The History Behind Princess Diana’s Landmines Walk on The Crown Season 6

The History Behind Princess Diana’s Landmines Walk on The Crown Season 6

One of the reasons Princess Diana was so beloved around the world is because of her charity work and her ability to connect not only with those in the royal family’s elite social circle, but also ordinary people and society’s most vulnerable. The first part of The Crown Season 6, depicts a cornerstone of what became Diana’s legacy in charity work. In the second episode, Diana is on the boat of Harrods’ owner Mohamed al-Fayed, where she is getting to know his son Dodi, when she talks about her upcoming trip to Bosnia as part of her landmine awareness efforts.

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In January 1997, Princess Diana brought international attention to the issue of landmines when she walked in a minefield in Angola to support efforts by Halo Trust, a group focused on landmine removal. At the time, landmines killed or maimed about 25,000 civilians a year, as TIME reported in 1997. “If my visit has contributed in any way at all in highlighting this terrible issue, then my deepest wish will have been fulfilled,” Princess Diana wrote in a letter to the British Red Cross.

Her visit did just that. A couple of months after her death in a car crash in Paris, the International Campaign to Ban Landmines (ICBL) won the Nobel Peace Prize, and in December, the Ottawa mine ban treaty was signed.

The trip to Bosnia mentioned in the latest season of The Crown took place in early August 1997, just a few weeks before her death. Diana met with victims of the civil war that roiled Bosnia in the early 1990s. She delivered a birthday cake to Muhamed Suljkanovic who had lost both his feet in a landmine accident and visited the home of Franjo Kresic, who also lost both his legs and had his eyesight damaged by landmines. “She wanted to know everything, how I survived, how my wife helped me survive, how we have coped with it. At first I was paralyzed–it was a big thing to have a princess in your home,” Kresic told TIME after Diana’s death in 1997. “But after a while, I felt as if we had known each other for a long time. She wanted to see my stumps, she looked at my eyes. I couldn’t see her clearly, but it’s much more telling what one feels than what one sees.”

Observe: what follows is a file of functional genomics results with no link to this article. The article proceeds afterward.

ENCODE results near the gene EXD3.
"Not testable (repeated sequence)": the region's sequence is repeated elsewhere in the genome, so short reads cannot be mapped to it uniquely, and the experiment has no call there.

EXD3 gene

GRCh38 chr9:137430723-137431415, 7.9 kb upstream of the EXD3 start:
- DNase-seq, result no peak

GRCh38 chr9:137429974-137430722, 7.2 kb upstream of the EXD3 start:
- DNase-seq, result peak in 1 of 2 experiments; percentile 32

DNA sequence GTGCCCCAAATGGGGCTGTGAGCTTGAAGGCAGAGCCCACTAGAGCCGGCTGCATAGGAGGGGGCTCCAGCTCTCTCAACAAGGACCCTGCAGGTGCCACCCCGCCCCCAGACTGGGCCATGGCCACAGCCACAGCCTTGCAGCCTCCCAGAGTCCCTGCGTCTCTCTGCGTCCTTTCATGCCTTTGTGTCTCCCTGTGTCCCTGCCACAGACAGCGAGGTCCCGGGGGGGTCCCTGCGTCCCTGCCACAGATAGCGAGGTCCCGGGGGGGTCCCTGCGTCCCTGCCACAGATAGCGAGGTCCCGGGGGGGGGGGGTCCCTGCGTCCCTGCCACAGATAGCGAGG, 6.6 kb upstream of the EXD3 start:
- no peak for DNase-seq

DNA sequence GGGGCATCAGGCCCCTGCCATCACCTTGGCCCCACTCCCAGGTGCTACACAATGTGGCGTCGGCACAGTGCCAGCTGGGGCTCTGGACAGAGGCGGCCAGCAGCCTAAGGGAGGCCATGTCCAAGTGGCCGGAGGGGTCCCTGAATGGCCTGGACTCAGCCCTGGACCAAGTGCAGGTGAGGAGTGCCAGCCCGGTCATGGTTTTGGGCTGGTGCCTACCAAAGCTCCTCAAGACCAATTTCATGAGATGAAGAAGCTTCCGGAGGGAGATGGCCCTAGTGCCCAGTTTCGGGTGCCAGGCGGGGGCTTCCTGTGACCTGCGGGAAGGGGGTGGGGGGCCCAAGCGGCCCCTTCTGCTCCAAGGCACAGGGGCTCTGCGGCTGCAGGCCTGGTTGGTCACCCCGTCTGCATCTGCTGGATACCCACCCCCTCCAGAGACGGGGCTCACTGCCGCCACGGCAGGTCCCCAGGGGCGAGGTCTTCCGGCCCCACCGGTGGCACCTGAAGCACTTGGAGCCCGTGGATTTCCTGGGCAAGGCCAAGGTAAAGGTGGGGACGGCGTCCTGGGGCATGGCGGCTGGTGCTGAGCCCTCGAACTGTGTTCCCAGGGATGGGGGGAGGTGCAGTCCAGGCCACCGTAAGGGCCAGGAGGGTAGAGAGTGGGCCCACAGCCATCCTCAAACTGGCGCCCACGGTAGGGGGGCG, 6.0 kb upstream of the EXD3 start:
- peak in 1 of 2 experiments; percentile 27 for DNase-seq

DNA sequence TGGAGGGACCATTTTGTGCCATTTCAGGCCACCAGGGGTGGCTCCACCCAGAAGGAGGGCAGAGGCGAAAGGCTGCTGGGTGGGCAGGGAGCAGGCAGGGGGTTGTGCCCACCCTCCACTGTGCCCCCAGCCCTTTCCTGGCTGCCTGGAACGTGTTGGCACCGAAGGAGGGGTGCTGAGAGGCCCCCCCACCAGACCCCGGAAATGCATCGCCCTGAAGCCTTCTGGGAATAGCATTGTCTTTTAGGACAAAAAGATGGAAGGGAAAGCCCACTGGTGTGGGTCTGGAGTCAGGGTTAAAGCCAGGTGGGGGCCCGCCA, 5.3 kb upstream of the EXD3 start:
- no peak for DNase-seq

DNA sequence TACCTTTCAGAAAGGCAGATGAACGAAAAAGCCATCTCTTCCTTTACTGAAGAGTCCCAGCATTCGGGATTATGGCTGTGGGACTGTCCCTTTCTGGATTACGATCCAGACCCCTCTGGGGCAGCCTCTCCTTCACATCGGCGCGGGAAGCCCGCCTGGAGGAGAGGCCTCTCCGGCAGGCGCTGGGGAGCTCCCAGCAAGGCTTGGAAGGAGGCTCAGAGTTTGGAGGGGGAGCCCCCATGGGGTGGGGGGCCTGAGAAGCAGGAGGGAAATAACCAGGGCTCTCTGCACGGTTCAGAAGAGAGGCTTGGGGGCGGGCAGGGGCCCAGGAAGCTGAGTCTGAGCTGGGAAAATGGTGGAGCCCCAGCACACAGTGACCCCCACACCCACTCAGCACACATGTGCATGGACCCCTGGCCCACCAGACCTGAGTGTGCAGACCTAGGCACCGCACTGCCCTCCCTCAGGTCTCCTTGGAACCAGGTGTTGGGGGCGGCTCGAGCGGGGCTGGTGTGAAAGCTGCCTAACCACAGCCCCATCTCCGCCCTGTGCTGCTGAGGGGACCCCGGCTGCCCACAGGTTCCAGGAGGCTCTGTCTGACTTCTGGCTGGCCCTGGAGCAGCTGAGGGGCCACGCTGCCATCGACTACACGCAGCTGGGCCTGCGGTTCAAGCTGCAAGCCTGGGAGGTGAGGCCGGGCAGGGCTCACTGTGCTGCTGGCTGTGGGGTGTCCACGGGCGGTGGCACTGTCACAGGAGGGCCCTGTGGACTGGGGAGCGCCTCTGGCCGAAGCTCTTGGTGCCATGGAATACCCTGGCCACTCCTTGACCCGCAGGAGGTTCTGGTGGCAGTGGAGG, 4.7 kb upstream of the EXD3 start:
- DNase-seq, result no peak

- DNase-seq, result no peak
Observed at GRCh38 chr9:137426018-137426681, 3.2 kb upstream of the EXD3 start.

Diana’s sons Prince William and Prince Harry have carried on her work raising awareness about the dangers of landmines. In 2019, Prince Harry retraced her steps in the same landmine field in Angola, to celebrate Halo Trust’s work clearing landmines in the area after a 22-year civil war. “It has been emotional retracing my mother’s steps along this street 22 years on, and to see the transformation that has taken place, from an unsafe and desolate place into a vibrant community of local businesses and colleges,” he said. And in 2020, Prince William recorded a video message declaring the Falklands free of landmines after the 1982 war, calling them “cruel and senseless weapons.”

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